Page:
Because the Switch can’t handle the demands of livestreaming on its own, you’ll need a computer that can pick up the slack. You can use a Windows PC, Mac, or Linux machine, as long as it has hardware sufficiently capable of broadcasting your gameplay. The computer must be paired with an accessory called a capture card, which is exactly what the name suggests: a peripheral that captures the video output from the Switch and funnels it to your PC, where it can be shared in real-time with others using compatible software linked with a platform like Twitch or YouTube.
Capture cards come in many varieties. Some models (internal) are designed to slot alongside other components within a desktop, while others (external) are designed to be connected externally, such as with laptops. The price will depend on both the brand and features offered by the card. Only some models support 4K video, for example. The model you’ll need depends on your setup and streaming plans. For example, do you want to stream yourself as you play, including commentary from your microphone, or are you looking only to stream the raw gameplay footage? There’s no shortage of affordable options on Amazon that can meet either need.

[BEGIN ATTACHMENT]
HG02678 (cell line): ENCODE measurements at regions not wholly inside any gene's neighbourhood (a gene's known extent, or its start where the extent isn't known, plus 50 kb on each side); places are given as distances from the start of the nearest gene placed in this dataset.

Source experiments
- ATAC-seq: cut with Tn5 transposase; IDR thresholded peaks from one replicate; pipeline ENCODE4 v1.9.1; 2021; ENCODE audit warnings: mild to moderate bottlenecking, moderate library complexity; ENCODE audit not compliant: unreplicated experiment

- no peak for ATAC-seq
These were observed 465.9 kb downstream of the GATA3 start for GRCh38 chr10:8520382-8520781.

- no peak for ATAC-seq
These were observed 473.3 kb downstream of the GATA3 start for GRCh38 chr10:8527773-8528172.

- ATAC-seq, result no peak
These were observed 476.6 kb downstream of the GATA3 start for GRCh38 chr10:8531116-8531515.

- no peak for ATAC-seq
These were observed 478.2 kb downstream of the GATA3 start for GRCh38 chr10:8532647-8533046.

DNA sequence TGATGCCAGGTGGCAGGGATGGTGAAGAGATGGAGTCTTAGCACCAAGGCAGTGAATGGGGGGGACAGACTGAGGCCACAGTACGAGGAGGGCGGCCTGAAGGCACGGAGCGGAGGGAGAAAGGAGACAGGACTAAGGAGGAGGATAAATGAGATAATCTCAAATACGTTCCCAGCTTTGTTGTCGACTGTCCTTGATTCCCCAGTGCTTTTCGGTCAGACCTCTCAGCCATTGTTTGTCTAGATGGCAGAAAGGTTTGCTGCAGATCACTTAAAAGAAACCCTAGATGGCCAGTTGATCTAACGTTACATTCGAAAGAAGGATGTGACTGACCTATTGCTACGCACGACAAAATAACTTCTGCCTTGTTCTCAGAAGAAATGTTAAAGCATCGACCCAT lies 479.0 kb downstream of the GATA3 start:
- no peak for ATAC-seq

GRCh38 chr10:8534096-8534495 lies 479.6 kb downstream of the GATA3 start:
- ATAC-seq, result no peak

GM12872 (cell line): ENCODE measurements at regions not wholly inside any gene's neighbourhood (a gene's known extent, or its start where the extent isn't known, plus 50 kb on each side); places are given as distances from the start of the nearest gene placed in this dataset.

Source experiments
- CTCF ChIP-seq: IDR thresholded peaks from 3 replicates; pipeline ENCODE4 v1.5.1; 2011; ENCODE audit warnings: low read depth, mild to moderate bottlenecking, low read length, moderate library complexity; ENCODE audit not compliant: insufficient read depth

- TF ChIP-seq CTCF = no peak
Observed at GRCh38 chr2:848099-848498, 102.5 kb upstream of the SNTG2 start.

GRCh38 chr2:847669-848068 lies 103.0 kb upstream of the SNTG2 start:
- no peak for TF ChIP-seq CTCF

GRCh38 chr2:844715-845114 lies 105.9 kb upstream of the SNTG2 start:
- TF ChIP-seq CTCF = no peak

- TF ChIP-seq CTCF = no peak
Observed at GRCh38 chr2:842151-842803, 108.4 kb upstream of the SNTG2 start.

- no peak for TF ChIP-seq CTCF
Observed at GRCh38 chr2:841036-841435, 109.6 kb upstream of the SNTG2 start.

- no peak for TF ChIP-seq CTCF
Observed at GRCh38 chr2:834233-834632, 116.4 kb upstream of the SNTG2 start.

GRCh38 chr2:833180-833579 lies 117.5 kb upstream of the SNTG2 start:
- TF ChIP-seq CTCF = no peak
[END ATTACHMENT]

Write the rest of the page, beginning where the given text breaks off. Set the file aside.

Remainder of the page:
On the software side, you’ll need an app that takes your various inputs — microphone audio, game audio, and both gameplay and webcam video feeds, for example — and combines them together into the video that your viewers will see. OBS is a very popular option, as it has robust features and is free, but there are other similarly popular alternatives like StreamYard, too.
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